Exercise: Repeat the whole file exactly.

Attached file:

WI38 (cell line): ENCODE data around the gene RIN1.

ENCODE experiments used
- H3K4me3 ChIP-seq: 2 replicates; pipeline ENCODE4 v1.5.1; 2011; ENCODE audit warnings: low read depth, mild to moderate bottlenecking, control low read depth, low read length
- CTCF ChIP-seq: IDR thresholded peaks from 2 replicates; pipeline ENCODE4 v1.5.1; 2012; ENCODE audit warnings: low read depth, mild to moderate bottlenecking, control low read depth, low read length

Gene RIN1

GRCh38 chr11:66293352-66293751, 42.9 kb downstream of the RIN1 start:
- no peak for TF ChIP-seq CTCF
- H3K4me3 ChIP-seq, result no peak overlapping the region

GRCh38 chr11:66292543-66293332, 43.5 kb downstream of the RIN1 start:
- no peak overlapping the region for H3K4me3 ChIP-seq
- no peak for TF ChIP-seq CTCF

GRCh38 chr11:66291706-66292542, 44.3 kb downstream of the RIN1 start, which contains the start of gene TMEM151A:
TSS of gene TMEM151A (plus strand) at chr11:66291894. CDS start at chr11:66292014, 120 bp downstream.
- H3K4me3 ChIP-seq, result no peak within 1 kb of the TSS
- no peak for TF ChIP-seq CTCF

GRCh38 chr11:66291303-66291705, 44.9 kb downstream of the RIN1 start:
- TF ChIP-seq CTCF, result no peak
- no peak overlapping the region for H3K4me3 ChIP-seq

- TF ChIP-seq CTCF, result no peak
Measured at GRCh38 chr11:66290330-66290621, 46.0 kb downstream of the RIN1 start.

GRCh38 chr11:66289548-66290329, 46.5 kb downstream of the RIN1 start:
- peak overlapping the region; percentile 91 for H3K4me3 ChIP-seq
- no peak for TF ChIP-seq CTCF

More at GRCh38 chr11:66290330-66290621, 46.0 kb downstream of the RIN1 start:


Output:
WI38 (cell line): ENCODE data around the gene RIN1.

ENCODE experiments used
- H3K4me3 ChIP-seq: 2 replicates; pipeline ENCODE4 v1.5.1; 2011; ENCODE audit warnings: low read depth, mild to moderate bottlenecking, control low read depth, low read length
- CTCF ChIP-seq: IDR thresholded peaks from 2 replicates; pipeline ENCODE4 v1.5.1; 2012; ENCODE audit warnings: low read depth, mild to moderate bottlenecking, control low read depth, low read length

Gene RIN1

GRCh38 chr11:66293352-66293751, 42.9 kb downstream of the RIN1 start:
- no peak for TF ChIP-seq CTCF
- H3K4me3 ChIP-seq, result no peak overlapping the region

GRCh38 chr11:66292543-66293332, 43.5 kb downstream of the RIN1 start:
- no peak overlapping the region for H3K4me3 ChIP-seq
- no peak for TF ChIP-seq CTCF

GRCh38 chr11:66291706-66292542, 44.3 kb downstream of the RIN1 start, which contains the start of gene TMEM151A:
TSS of gene TMEM151A (plus strand) at chr11:66291894. CDS start at chr11:66292014, 120 bp downstream.
- H3K4me3 ChIP-seq, result no peak within 1 kb of the TSS
- no peak for TF ChIP-seq CTCF

GRCh38 chr11:66291303-66291705, 44.9 kb downstream of the RIN1 start:
- TF ChIP-seq CTCF, result no peak
- no peak overlapping the region for H3K4me3 ChIP-seq

- TF ChIP-seq CTCF, result no peak
Measured at GRCh38 chr11:66290330-66290621, 46.0 kb downstream of the RIN1 start.

GRCh38 chr11:66289548-66290329, 46.5 kb downstream of the RIN1 start:
- peak overlapping the region; percentile 91 for H3K4me3 ChIP-seq
- no peak for TF ChIP-seq CTCF

More at GRCh38 chr11:66290330-66290621, 46.0 kb downstream of the RIN1 start: